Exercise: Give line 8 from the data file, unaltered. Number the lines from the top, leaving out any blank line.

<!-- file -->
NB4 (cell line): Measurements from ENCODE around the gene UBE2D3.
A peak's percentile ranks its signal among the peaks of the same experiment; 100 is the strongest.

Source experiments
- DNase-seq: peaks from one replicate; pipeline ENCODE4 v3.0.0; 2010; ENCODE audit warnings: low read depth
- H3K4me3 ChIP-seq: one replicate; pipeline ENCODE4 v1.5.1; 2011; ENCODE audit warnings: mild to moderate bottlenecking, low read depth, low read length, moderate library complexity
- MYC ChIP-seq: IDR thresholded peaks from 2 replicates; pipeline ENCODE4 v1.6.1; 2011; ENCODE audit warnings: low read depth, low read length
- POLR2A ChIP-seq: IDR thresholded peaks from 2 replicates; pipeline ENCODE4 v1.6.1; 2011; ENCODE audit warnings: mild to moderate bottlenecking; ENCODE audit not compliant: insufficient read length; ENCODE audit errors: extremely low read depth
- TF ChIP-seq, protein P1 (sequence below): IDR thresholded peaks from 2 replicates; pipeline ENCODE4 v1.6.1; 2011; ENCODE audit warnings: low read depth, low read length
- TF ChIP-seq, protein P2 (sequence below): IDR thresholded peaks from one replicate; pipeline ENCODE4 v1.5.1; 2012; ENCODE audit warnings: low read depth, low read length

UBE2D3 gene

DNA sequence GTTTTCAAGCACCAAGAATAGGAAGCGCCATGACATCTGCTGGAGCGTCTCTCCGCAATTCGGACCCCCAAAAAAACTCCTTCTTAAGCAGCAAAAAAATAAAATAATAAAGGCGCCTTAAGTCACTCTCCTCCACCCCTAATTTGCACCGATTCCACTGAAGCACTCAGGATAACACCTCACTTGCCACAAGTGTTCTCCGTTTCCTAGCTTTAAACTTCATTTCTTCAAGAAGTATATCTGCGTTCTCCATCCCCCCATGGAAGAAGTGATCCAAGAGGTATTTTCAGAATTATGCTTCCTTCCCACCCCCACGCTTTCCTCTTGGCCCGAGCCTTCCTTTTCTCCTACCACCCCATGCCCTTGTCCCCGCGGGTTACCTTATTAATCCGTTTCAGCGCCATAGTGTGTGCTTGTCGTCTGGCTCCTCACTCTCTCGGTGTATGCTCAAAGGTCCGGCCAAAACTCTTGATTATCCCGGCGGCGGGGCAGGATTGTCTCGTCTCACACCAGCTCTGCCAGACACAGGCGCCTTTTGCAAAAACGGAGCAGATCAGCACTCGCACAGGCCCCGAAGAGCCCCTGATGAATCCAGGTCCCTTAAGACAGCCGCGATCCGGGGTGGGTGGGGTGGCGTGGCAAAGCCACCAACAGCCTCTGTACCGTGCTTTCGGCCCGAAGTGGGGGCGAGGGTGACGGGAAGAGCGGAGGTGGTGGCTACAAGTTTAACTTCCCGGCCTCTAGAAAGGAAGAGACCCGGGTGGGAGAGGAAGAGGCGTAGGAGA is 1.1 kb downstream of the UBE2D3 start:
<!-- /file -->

- TF ChIP-seq, protein P1 (sequence below): IDR thresholded peaks from 2 replicates; pipeline ENCODE4 v1.6.1; 2011; ENCODE audit warnings: low read depth, low read length